Articles, catalogues, databases and bibliographies concerning aspects  of the recorder worldwide. An ideal springboard for players, students, teachers, makers and researchers alike.

About the Webmaster

Nicholas S. Lander

My interest in music of the distant past has centred largely on the recorder, though I have played a number of renaissance wind instruments as well as the trombone. In the past I have taught recorder at several tertiary institutions. Occasionally I teach private students who have exhausted other local resources.

The Word on the Street

  • Well-Tempered Woodwinds by Geoffrey Burgess is a timely and highly readable biography of Friedrich von Huene (1929– ), arguably the most important manufacturer of historical woodwinds in the 20th century. Since he began making recorders in 1958, von Huene has exerted a strong influence on the craft of building woodwind instruments and on the study of instrument–making, as he has helped to shape the emerging field of Early Music performance practice. He has remained at the forefront of research and design of historical copies of recorders, flutes, and oboes. In a compelling narrative that combines biography, cultural history, and technical organological enquiry, Geoffrey Burgess explores von Huene’s impact on the craft of historical instrument–making and the role organology has played in the emergence of the Early Music movement in the post-war era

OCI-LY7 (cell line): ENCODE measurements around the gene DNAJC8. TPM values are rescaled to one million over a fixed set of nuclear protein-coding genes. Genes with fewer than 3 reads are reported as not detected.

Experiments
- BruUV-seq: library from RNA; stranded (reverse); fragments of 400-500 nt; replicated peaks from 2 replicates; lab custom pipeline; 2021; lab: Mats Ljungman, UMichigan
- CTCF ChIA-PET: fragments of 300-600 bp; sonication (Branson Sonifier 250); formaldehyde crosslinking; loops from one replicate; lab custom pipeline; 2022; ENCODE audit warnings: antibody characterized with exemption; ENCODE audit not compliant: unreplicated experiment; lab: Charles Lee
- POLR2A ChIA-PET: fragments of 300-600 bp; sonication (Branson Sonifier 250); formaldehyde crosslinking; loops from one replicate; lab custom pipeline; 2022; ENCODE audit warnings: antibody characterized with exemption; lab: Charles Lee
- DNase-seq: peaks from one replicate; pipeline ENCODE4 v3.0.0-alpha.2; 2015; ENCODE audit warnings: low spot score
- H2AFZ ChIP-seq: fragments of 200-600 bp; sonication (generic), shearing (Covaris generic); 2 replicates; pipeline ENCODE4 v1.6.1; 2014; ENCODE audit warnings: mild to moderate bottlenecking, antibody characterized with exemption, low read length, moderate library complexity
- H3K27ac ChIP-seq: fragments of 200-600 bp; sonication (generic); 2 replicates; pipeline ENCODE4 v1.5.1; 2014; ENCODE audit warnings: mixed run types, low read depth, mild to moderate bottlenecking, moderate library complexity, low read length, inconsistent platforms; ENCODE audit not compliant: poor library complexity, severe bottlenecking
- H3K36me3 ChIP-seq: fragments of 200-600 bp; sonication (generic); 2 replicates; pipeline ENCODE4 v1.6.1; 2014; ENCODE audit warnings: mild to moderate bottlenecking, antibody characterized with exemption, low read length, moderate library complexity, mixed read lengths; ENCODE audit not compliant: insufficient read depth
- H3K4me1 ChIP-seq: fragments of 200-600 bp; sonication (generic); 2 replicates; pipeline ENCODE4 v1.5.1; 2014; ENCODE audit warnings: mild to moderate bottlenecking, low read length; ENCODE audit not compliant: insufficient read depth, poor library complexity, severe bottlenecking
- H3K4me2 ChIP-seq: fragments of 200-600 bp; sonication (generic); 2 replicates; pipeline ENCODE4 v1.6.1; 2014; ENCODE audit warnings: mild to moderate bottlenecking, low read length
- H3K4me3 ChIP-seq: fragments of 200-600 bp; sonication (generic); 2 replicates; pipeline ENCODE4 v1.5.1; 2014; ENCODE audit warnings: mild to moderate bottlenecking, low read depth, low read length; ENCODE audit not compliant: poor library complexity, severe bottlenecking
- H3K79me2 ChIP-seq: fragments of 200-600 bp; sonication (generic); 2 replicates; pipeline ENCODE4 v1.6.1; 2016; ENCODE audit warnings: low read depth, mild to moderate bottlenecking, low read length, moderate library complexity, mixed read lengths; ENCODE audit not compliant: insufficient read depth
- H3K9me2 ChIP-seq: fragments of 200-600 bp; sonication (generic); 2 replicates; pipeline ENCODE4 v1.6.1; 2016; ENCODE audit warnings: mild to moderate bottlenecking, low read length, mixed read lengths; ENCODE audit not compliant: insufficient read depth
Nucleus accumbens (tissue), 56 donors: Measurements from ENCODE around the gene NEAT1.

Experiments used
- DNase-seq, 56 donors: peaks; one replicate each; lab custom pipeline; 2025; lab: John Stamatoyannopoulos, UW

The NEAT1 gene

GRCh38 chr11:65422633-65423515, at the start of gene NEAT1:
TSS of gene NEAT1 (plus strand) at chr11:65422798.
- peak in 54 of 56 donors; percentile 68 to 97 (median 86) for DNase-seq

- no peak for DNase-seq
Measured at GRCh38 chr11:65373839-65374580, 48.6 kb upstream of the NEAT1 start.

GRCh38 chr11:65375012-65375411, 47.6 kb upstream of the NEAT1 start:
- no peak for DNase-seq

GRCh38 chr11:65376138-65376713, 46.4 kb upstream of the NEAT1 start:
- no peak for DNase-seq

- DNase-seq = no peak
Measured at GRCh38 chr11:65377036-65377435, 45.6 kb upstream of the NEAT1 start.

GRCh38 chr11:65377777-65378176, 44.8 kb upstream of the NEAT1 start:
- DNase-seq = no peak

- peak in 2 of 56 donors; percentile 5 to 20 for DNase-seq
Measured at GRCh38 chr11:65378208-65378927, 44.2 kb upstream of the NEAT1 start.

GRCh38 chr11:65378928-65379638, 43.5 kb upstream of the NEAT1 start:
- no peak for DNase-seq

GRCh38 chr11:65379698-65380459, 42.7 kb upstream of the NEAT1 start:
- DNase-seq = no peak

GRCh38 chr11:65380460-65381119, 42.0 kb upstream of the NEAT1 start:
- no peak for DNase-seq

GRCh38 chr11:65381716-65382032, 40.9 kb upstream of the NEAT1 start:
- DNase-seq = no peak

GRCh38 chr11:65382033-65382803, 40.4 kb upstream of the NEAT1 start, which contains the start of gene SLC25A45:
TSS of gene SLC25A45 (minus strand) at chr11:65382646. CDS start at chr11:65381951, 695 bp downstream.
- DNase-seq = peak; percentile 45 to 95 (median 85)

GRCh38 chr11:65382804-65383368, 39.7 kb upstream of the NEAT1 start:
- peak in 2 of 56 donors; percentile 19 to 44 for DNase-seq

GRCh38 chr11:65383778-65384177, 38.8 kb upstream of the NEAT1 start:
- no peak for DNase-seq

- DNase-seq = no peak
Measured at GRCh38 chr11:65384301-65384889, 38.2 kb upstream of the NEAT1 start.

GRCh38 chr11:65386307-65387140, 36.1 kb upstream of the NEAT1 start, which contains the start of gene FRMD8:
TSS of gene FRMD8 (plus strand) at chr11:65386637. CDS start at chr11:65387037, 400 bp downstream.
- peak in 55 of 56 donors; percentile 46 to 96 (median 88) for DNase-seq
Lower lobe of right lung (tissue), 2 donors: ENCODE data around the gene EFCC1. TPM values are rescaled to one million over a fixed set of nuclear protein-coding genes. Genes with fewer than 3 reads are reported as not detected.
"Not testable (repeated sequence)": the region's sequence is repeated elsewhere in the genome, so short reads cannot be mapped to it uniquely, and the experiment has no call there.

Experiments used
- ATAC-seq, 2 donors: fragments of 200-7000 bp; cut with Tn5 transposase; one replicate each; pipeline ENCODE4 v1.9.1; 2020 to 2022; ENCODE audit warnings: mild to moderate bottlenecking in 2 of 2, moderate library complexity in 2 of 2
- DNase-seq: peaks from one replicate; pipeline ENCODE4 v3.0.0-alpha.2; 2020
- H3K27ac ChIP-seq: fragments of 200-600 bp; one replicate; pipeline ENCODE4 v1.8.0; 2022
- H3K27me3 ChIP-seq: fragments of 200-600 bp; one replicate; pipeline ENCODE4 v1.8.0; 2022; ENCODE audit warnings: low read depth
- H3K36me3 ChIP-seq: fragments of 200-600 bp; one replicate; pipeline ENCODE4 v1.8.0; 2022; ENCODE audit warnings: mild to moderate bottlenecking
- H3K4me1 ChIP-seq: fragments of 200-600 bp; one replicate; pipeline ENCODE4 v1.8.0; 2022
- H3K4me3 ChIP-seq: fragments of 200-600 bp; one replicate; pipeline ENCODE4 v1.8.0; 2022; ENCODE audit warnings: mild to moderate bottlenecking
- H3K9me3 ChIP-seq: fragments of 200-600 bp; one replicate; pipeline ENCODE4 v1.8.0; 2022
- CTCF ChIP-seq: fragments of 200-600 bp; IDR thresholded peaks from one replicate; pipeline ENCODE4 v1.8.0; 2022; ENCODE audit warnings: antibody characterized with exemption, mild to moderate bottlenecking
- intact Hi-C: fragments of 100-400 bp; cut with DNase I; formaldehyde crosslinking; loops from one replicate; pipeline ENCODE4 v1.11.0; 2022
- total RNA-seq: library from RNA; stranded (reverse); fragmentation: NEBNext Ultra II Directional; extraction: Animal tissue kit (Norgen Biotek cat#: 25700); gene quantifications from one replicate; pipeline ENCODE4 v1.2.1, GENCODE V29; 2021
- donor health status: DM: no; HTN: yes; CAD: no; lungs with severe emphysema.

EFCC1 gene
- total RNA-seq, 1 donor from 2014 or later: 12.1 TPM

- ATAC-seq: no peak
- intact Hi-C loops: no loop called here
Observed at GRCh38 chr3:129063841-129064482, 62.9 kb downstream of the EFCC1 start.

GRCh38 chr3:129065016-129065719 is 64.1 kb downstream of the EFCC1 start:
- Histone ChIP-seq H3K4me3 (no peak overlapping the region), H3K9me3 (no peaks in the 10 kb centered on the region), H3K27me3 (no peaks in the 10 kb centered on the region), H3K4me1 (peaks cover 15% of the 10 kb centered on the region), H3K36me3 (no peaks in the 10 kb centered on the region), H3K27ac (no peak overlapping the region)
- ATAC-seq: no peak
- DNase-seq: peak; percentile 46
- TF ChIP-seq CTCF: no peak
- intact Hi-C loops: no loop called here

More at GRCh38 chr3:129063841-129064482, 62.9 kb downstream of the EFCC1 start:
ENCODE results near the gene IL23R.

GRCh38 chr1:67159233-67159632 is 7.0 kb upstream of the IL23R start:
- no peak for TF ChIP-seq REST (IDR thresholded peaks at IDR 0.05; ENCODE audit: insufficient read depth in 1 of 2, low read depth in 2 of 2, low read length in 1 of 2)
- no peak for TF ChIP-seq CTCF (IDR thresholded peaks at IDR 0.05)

for details and to order see here
  • In 1535, Sylvestro Ganassi published “La Fontegara”, the first tutor devoted entirely to the recorder. 17th- and 18th-century methods followed, including those by Freilhon-Poncein and Hottetere. Dolmetsch and Giesbert provided early 20th century tutors and many others have followed, for all levels.  So far, however, there have been few online recorder tutors. To address this, Tony Eyers from Australia has created, an online instruction system including audio, aimed at beginners up to early intermediate, designed to run on an iPad. There is a German version at and a Mandarin version at

    Explore, a new online recorder teaching resource from Australia, here

back to top